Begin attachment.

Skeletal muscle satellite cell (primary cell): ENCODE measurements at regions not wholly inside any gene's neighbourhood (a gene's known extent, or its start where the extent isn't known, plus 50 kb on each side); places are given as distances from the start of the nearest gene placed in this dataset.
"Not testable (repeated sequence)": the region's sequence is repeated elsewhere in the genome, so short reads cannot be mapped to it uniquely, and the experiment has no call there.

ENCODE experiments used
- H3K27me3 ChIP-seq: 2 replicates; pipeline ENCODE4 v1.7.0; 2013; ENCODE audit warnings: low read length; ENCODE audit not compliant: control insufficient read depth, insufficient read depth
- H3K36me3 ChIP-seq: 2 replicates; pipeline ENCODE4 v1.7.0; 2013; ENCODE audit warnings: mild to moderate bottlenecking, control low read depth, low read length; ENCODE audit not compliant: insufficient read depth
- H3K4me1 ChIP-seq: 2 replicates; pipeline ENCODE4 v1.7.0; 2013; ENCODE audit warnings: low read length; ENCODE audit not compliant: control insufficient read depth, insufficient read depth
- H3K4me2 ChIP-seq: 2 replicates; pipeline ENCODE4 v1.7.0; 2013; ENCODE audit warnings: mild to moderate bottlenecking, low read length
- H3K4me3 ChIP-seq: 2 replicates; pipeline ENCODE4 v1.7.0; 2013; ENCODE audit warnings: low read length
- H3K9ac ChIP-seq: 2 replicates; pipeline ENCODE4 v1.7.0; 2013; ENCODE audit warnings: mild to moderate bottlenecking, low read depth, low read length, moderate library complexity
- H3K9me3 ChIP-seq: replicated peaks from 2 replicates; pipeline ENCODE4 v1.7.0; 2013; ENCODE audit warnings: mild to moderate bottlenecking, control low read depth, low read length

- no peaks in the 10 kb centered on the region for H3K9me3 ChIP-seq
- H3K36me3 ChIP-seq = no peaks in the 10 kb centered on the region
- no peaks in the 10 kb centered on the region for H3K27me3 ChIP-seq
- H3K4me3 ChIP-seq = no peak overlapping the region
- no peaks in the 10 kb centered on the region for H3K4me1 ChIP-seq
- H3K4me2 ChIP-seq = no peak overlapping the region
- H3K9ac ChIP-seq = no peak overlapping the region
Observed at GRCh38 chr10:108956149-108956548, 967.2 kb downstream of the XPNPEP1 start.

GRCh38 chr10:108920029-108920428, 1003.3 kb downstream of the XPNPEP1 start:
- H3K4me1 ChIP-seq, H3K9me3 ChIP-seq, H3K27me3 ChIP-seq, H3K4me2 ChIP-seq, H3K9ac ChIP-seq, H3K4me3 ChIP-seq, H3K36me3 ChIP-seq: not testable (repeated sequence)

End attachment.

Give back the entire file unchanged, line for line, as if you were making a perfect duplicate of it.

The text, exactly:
Skeletal muscle satellite cell (primary cell): ENCODE measurements at regions not wholly inside any gene's neighbourhood (a gene's known extent, or its start where the extent isn't known, plus 50 kb on each side); places are given as distances from the start of the nearest gene placed in this dataset.
"Not testable (repeated sequence)": the region's sequence is repeated elsewhere in the genome, so short reads cannot be mapped to it uniquely, and the experiment has no call there.

ENCODE experiments used
- H3K27me3 ChIP-seq: 2 replicates; pipeline ENCODE4 v1.7.0; 2013; ENCODE audit warnings: low read length; ENCODE audit not compliant: control insufficient read depth, insufficient read depth
- H3K36me3 ChIP-seq: 2 replicates; pipeline ENCODE4 v1.7.0; 2013; ENCODE audit warnings: mild to moderate bottlenecking, control low read depth, low read length; ENCODE audit not compliant: insufficient read depth
- H3K4me1 ChIP-seq: 2 replicates; pipeline ENCODE4 v1.7.0; 2013; ENCODE audit warnings: low read length; ENCODE audit not compliant: control insufficient read depth, insufficient read depth
- H3K4me2 ChIP-seq: 2 replicates; pipeline ENCODE4 v1.7.0; 2013; ENCODE audit warnings: mild to moderate bottlenecking, low read length
- H3K4me3 ChIP-seq: 2 replicates; pipeline ENCODE4 v1.7.0; 2013; ENCODE audit warnings: low read length
- H3K9ac ChIP-seq: 2 replicates; pipeline ENCODE4 v1.7.0; 2013; ENCODE audit warnings: mild to moderate bottlenecking, low read depth, low read length, moderate library complexity
- H3K9me3 ChIP-seq: replicated peaks from 2 replicates; pipeline ENCODE4 v1.7.0; 2013; ENCODE audit warnings: mild to moderate bottlenecking, control low read depth, low read length

- no peaks in the 10 kb centered on the region for H3K9me3 ChIP-seq
- H3K36me3 ChIP-seq = no peaks in the 10 kb centered on the region
- no peaks in the 10 kb centered on the region for H3K27me3 ChIP-seq
- H3K4me3 ChIP-seq = no peak overlapping the region
- no peaks in the 10 kb centered on the region for H3K4me1 ChIP-seq
- H3K4me2 ChIP-seq = no peak overlapping the region
- H3K9ac ChIP-seq = no peak overlapping the region
Observed at GRCh38 chr10:108956149-108956548, 967.2 kb downstream of the XPNPEP1 start.

GRCh38 chr10:108920029-108920428, 1003.3 kb downstream of the XPNPEP1 start:
- H3K4me1 ChIP-seq, H3K9me3 ChIP-seq, H3K27me3 ChIP-seq, H3K4me2 ChIP-seq, H3K9ac ChIP-seq, H3K4me3 ChIP-seq, H3K36me3 ChIP-seq: not testable (repeated sequence)